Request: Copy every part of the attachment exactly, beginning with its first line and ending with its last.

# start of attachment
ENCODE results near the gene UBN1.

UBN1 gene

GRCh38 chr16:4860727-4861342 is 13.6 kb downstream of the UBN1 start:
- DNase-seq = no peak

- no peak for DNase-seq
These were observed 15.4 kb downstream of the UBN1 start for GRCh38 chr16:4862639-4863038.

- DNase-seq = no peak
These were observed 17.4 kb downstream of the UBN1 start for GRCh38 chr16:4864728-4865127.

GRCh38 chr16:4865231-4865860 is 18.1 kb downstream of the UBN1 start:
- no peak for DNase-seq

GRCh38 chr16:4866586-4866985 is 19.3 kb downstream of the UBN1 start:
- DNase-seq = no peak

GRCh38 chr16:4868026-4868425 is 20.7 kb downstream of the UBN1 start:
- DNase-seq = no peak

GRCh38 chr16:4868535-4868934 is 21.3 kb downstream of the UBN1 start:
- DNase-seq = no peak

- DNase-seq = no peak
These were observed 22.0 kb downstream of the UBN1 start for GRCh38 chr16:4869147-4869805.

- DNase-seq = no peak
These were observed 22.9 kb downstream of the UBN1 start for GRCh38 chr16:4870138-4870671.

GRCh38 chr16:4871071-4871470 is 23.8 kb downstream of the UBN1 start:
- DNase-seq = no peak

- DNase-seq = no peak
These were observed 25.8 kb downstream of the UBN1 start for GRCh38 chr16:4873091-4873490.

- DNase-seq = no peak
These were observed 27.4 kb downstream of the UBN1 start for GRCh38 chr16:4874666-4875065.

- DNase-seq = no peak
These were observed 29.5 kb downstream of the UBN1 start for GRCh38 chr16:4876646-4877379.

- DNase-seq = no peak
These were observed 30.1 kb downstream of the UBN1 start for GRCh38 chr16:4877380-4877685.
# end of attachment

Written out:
ENCODE results near the gene UBN1.

UBN1 gene

GRCh38 chr16:4860727-4861342 is 13.6 kb downstream of the UBN1 start:
- DNase-seq = no peak

- no peak for DNase-seq
These were observed 15.4 kb downstream of the UBN1 start for GRCh38 chr16:4862639-4863038.

- DNase-seq = no peak
These were observed 17.4 kb downstream of the UBN1 start for GRCh38 chr16:4864728-4865127.

GRCh38 chr16:4865231-4865860 is 18.1 kb downstream of the UBN1 start:
- no peak for DNase-seq

GRCh38 chr16:4866586-4866985 is 19.3 kb downstream of the UBN1 start:
- DNase-seq = no peak

GRCh38 chr16:4868026-4868425 is 20.7 kb downstream of the UBN1 start:
- DNase-seq = no peak

GRCh38 chr16:4868535-4868934 is 21.3 kb downstream of the UBN1 start:
- DNase-seq = no peak

- DNase-seq = no peak
These were observed 22.0 kb downstream of the UBN1 start for GRCh38 chr16:4869147-4869805.

- DNase-seq = no peak
These were observed 22.9 kb downstream of the UBN1 start for GRCh38 chr16:4870138-4870671.

GRCh38 chr16:4871071-4871470 is 23.8 kb downstream of the UBN1 start:
- DNase-seq = no peak

- DNase-seq = no peak
These were observed 25.8 kb downstream of the UBN1 start for GRCh38 chr16:4873091-4873490.

- DNase-seq = no peak
These were observed 27.4 kb downstream of the UBN1 start for GRCh38 chr16:4874666-4875065.

- DNase-seq = no peak
These were observed 29.5 kb downstream of the UBN1 start for GRCh38 chr16:4876646-4877379.

- DNase-seq = no peak
These were observed 30.1 kb downstream of the UBN1 start for GRCh38 chr16:4877380-4877685.